The Holiday Season can trigger stress for us in a normal year. Amid isolation, changing traditions, and COVID-19 expectations, we all have additional needs this year. This is particularly true for survivors of domestic and sexual violence.
These suggestions can help ALL of us navigate our holidays at this challenging time.
Holiday Survival Guide
(Adapted from: wearethewarriors.org)
- Validate your feelings: In a society that insists on holiday cheer, it can feel like you’re doing something wrong if negative feelings come up. Understand that your feelings are valid and acceptable.
- Practice self-care: The holidays can be very triggering for survivors for a number of reasons, which is why self-care is crucial during this time.
- Set boundaries: If you don’t want to be touched in a certain way or at all, express that as soon as you feel comfortable. Don’t feel like you must invite your abuser to events, even if they are a family member. If an extended trip is too exhausting, try going for just one day. If a certain topic is off-limits, let that be known. Re-assert your boundaries as often as you need to.
- Say no: Speaking of boundaries, understand that it is okay to not attend everything you’re invited to, even family celebrations. If a person or event is triggering to you or you simply do not have the energy, say no without guilt. Anyone who truly cares about you will understand.
- Have a plan for triggers: Minimize potential triggers in advance, if possible. If not, make a plan for how you will deal with them, such as deep breathing, journaling, taking a walk, or exiting the situation.
- Find allies: If you have a supportive family member, talk to them about your concerns and how they can support you. If not, see if you can arrange to have a friend or pet with you. Another option is to have a friend or your therapist on standby who you can call if you become overwhelmed by your triggers.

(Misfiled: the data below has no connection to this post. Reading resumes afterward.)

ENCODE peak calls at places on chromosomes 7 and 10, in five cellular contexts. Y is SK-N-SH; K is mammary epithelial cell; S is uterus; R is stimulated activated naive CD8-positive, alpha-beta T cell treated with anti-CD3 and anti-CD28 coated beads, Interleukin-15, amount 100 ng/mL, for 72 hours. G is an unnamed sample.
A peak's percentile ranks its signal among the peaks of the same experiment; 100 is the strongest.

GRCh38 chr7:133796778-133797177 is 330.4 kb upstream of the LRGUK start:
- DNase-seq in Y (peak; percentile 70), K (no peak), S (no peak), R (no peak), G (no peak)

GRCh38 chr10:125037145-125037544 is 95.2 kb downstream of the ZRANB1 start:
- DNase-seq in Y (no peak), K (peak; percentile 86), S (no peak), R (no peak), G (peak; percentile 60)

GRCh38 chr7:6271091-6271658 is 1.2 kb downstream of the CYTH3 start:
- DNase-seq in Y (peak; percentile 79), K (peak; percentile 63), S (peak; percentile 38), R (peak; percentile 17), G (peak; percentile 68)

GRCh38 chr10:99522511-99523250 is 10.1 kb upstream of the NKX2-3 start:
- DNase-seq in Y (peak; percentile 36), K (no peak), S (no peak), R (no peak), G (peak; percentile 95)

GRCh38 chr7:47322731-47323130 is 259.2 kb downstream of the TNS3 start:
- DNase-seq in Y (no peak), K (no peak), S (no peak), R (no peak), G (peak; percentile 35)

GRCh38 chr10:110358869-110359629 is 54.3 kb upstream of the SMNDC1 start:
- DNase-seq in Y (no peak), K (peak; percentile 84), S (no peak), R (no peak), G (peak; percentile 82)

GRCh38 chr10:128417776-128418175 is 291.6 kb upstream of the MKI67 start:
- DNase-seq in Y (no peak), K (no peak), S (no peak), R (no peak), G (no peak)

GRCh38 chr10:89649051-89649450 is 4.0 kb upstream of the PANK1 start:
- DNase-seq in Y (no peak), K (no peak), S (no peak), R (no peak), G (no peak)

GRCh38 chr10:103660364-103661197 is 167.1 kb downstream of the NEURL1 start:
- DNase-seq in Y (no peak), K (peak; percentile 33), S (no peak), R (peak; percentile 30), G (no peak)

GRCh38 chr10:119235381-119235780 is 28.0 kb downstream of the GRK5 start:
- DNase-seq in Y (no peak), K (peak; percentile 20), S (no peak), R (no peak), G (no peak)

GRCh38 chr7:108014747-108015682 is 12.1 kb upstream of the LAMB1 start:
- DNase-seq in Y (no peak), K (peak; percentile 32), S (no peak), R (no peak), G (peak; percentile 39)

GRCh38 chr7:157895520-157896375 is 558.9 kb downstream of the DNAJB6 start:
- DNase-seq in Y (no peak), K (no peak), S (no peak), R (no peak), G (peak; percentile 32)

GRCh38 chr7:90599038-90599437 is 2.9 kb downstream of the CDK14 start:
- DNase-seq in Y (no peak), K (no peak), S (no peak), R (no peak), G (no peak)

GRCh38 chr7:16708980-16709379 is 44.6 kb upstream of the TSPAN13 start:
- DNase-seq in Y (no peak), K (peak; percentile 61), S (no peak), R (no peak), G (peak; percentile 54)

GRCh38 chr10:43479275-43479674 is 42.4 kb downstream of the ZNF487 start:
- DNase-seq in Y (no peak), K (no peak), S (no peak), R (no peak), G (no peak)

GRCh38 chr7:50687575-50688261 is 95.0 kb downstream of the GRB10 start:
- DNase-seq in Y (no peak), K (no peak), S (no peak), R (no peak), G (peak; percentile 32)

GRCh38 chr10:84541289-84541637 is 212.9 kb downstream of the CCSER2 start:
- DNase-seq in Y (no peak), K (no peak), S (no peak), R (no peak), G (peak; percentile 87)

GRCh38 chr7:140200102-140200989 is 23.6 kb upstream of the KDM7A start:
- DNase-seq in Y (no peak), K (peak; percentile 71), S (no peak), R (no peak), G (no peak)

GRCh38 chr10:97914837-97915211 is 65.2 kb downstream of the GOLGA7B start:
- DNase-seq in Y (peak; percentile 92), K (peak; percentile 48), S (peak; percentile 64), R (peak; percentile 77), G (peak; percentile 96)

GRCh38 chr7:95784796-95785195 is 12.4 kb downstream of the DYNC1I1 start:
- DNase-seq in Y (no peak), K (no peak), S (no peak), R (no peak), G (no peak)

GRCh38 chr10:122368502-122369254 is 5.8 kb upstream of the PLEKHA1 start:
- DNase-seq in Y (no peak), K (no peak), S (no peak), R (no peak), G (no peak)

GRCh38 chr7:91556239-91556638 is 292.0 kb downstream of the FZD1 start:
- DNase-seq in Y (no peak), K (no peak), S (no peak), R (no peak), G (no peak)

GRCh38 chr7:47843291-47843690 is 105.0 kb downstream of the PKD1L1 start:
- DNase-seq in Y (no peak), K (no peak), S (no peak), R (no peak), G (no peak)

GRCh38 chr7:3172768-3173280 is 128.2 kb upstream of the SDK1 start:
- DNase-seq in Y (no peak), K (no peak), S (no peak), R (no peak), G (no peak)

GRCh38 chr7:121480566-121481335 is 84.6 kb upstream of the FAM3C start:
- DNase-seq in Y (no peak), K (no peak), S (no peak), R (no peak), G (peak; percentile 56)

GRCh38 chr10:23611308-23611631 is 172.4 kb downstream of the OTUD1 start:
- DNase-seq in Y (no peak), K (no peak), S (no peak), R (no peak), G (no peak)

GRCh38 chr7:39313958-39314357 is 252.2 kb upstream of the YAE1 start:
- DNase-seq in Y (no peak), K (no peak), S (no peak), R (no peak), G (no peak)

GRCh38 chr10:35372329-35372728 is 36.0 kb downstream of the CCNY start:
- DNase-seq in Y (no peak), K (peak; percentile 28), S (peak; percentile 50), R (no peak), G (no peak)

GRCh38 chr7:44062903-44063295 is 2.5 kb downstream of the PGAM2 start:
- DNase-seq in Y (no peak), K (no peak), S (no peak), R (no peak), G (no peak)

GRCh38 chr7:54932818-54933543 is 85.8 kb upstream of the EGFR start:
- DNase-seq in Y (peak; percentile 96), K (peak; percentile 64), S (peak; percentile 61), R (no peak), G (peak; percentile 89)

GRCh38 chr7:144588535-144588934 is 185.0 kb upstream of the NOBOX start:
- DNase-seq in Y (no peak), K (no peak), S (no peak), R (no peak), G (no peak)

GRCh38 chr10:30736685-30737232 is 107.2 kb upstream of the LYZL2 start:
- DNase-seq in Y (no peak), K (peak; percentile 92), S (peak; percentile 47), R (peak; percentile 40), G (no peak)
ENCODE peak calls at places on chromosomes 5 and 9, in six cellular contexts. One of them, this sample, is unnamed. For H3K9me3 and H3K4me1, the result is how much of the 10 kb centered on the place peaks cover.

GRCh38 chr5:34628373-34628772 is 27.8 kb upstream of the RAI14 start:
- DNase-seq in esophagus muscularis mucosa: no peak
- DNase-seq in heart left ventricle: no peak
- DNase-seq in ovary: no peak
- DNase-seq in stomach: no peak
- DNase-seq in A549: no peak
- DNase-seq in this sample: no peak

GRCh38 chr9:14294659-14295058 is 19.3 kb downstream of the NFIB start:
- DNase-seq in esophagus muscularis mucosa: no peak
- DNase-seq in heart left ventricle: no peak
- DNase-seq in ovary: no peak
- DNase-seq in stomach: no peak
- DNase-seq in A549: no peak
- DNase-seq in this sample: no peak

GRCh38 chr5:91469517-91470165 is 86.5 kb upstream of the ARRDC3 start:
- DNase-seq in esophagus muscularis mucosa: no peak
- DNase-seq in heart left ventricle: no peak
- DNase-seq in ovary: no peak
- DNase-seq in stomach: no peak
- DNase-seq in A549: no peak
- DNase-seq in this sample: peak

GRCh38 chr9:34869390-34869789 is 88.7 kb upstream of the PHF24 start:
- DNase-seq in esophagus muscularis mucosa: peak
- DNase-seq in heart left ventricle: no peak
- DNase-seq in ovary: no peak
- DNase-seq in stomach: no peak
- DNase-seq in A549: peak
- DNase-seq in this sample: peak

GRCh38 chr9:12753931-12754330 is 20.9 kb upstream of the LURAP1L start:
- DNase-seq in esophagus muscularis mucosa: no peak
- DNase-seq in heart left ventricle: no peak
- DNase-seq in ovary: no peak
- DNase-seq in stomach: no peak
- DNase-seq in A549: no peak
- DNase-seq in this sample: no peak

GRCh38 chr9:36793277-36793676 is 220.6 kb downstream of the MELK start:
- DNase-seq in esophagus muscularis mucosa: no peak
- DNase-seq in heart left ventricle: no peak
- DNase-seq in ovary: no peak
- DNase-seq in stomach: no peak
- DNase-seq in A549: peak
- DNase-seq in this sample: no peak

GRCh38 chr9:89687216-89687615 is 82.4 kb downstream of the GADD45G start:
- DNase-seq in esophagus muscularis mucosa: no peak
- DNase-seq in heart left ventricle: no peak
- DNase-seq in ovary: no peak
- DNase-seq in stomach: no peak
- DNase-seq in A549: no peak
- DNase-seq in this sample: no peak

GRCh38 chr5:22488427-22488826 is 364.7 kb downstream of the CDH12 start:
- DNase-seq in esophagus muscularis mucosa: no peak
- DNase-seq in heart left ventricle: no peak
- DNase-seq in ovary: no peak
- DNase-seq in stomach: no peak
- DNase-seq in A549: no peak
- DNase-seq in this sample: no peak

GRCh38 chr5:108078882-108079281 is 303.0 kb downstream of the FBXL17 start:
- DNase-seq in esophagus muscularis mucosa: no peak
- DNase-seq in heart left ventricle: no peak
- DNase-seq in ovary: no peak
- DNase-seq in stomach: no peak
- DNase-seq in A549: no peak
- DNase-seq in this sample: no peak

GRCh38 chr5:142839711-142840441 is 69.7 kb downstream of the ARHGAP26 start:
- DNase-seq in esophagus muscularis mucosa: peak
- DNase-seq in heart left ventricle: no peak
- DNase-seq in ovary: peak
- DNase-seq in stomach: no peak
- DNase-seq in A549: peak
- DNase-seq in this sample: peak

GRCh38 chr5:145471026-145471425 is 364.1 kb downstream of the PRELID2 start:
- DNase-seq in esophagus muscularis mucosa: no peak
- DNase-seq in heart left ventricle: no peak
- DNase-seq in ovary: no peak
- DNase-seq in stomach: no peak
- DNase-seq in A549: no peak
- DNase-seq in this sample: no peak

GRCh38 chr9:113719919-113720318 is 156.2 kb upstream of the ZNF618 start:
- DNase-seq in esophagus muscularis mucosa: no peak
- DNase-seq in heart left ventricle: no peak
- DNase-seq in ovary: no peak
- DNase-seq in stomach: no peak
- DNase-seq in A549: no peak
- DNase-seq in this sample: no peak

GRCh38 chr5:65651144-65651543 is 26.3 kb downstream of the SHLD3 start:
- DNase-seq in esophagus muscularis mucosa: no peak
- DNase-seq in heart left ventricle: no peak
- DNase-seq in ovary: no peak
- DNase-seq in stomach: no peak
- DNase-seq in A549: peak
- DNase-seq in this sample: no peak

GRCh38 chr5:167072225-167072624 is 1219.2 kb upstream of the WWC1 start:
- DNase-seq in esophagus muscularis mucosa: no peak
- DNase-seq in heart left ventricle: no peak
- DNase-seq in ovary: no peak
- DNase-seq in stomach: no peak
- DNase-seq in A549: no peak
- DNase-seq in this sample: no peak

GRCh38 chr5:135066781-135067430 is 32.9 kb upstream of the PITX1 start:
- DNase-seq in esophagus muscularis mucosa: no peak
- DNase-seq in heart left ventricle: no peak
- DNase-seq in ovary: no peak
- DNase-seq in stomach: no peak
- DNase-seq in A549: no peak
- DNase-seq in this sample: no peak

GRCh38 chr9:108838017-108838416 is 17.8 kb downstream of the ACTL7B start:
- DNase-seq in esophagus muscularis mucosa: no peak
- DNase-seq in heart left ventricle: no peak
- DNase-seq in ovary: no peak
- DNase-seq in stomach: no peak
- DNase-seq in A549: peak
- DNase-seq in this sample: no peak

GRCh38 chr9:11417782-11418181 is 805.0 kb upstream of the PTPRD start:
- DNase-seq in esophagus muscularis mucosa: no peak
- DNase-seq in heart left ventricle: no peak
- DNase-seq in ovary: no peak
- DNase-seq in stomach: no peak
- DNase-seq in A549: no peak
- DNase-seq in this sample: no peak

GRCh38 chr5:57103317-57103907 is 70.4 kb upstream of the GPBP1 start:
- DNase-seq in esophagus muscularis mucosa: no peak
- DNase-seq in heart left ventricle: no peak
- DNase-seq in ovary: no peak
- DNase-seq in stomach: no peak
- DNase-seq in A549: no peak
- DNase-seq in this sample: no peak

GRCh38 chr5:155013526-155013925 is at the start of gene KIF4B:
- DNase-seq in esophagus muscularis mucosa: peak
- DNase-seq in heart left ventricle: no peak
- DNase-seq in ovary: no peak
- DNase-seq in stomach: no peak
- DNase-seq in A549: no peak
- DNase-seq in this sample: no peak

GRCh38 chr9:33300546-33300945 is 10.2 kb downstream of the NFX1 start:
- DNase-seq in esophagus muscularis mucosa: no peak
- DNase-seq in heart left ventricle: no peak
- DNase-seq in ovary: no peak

- Avoid overstimulation: Even people who aren’t survivors can find the holidays overstimulating. If you are constantly feeling irritated or overwhelmed, you may need to find a dark, quiet space to recuperate, listen to calming music or sounds in headphones.
- Don’t neglect your physical health: Be careful not to overindulge in food or substances or slip into disordered eating during this time.
- Ensure that you get enough sleep.
- Try to work in regular exercise.
- Journal: Expressive writing can be very healing. Continue to write each day, noting how your thoughts and feelings change.
If you or someone you know is experiencing interpersonal violence, Bridges has advocates who can help. All of our services are free and confidential.
Call Bridges on our 24-hour Support Line at 603-883-3044, or visit bridgesnh.org to chat online M-F 8:30a-4:30p.
Remember…You don’t need to be in crisis to call. You are not alone.